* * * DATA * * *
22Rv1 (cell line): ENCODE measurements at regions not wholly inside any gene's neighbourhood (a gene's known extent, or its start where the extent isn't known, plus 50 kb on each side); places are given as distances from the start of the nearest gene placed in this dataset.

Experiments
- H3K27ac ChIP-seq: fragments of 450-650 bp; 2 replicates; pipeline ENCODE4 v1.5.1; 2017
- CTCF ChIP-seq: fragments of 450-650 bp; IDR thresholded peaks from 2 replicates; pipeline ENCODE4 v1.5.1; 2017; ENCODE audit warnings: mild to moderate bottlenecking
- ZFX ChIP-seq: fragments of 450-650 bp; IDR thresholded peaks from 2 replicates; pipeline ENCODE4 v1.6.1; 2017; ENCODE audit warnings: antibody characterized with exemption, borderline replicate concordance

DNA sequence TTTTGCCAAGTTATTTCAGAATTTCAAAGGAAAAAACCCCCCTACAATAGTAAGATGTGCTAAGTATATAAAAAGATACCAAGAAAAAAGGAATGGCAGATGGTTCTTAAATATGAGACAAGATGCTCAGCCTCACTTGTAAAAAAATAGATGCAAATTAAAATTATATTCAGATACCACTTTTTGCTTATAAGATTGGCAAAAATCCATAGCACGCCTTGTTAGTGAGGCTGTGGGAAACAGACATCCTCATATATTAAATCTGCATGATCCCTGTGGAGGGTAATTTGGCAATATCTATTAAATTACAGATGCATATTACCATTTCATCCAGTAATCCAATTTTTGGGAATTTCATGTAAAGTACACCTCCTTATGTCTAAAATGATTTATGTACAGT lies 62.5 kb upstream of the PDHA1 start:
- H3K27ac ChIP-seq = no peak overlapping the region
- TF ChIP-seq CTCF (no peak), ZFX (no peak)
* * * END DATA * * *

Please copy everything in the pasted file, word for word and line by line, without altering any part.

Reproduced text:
22Rv1 (cell line): ENCODE measurements at regions not wholly inside any gene's neighbourhood (a gene's known extent, or its start where the extent isn't known, plus 50 kb on each side); places are given as distances from the start of the nearest gene placed in this dataset.

Experiments
- H3K27ac ChIP-seq: fragments of 450-650 bp; 2 replicates; pipeline ENCODE4 v1.5.1; 2017
- CTCF ChIP-seq: fragments of 450-650 bp; IDR thresholded peaks from 2 replicates; pipeline ENCODE4 v1.5.1; 2017; ENCODE audit warnings: mild to moderate bottlenecking
- ZFX ChIP-seq: fragments of 450-650 bp; IDR thresholded peaks from 2 replicates; pipeline ENCODE4 v1.6.1; 2017; ENCODE audit warnings: antibody characterized with exemption, borderline replicate concordance

DNA sequence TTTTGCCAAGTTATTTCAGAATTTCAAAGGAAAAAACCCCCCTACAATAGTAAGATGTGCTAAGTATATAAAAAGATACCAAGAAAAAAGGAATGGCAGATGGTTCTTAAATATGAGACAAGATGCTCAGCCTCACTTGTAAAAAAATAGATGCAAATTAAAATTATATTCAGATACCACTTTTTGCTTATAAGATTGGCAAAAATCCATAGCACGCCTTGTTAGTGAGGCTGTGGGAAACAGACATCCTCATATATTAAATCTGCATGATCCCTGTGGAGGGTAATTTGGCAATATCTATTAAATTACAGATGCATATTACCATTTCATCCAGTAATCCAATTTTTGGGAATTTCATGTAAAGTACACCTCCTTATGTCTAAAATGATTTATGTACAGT lies 62.5 kb upstream of the PDHA1 start:
- H3K27ac ChIP-seq = no peak overlapping the region
- TF ChIP-seq CTCF (no peak), ZFX (no peak)